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Foundry charts pathways to a brighter future for youth from all walks of life

Foundry offers free, confidential wellness supports for youth ages 12 to 24 across B.C.
Victoria was 18 and going to university in Lviv when Russia invaded Ukraine. She was able to escape through Poland and make her way to British Columbia, where Foundry has offered many essential supports. Photo courtesy FoundryBC

The night before the emergency sirens went off, signalling Russia’s invasion of Ukraine, Victoria was living out her childhood dream in Lviv.

It was a time of many firsts – her first Christmas away from home, and her first time exploring her newfound independence as an 18-year-old university student in a brand-new city.

“Ever since I escaped from Ukraine, these last couple of years have been a blur. But I remember the night before the attack in vivid detail,” Victoria says.

“My friends and I were walking back to our dorm from Tango classes. It was raining hard, but we didn’t care. I can still see the bright streetlights and beautiful architecture of Lviv. I can still feel the raindrops on my skin from that night. I can still hear the laughter of my friends. I just remember feeling so happy.”

Victoria was woken up at 4:30 a.m. by screeching sirens, a sound that seemed to echo louder still in the twilight hours of the streets of Lviv.

In the immediate aftermath of Russia’s attack, Victoria was on autopilot, volunteering in bomb shelters and soup kitchens. When it became apparent that the invasion was only getting deadlier, she knew she had to escape.

“Major airports and train stations were being attacked, so I spent whatever money I had left on a taxi and asked him to take me out of the city, towards the Polish border,” Victoria says.

“But the taxi ended up dropping me in the middle of nowhere because the roads were jammed with abandoned cars, ambulances and service equipment.”

In the middle of the night, with nothing but a highway sign above her head marking the start of a long journey to the Polish border, Victoria began her grueling walk towards freedom.

“I lost all concept of time. I must have walked for several hours. I slept at empty gas stations. I was starving and exhausted. I felt like I was going to die any moment,” she shares.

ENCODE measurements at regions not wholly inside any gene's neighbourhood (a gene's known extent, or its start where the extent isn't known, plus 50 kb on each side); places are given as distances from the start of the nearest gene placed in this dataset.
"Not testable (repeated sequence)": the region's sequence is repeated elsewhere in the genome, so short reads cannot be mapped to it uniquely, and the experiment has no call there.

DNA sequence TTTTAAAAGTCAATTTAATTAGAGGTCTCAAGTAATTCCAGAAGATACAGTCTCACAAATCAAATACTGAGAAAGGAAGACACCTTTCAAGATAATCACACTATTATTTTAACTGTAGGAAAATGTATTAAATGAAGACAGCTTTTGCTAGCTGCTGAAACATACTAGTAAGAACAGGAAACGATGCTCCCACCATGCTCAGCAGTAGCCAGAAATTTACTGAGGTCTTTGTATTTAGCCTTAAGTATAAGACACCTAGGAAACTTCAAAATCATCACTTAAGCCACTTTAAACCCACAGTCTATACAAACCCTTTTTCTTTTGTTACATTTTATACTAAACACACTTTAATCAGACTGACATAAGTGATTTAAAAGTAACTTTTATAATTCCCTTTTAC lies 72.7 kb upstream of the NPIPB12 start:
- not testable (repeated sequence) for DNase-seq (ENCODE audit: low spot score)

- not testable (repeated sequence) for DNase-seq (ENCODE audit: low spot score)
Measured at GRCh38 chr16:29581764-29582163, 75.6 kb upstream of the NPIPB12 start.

Victoria’s sheer resilience and determination to survive allowed her to complete a journey that very few would have been able to endure by foot and cross the border. It was the end of her journey escaping Ukraine, and the start of another journey building a new life from scratch.

“I came across Foundry accidentally when I was trying to find free Ukrainian community services when I first arrived in Canada,” says Victoria.

Foundry offers free and confidential supports for young people ages 12 to 24 – mental health care, substance use services, physical & sexual healthcare, youth, and family peer supports, and social services – both virtually and in-person in 16 communities across B.C. Foundry’s provincial virtual services can be accessed through the Foundry BC app, which can be downloaded through the Apple App store, Google Play or accessed via web portal on a desktop.

Victoria came across Foundry accidentally when first trying to find Ukrainian community services when she arrived in Canada; today she has found so much more. Photo courtesy FoundryBC

Victoria slowly began counselling sessions at Foundry and connecting with other youth and peer support workers. Foundry became like a second home to her, and she felt comfortable walking into the centre anytime she wanted, even if it was just to hang out in the lounge and practice her English with other youth and staff.

Foundry was the first stable space she had since escaping the war where she didn’t feel alone. Where Victoria finally felt safe enough to process all she had been through.

“I feel so grateful to the people at Foundry because they appreciate me for who I am as a person. They’re not pitying me because I’m a refugee. They’ve helped me feel like myself again,” Victoria says.

Victoria’s message to the world is to cherish every moment because life can change in the blink of an eye.

“Even now, when I close my eyes, I feel so close in my heart to the Victoria who was walking alone to the border in the dark. Scared. Begging the border officer to let her through. I feel her pain. I feel her fear. And I just want to hug her and say, you’ll be fine. You’ll be OK. You’ll make it through this. I promise.”

To learn more about Foundry, visit foundrybc.ca/victorias-brighter-future.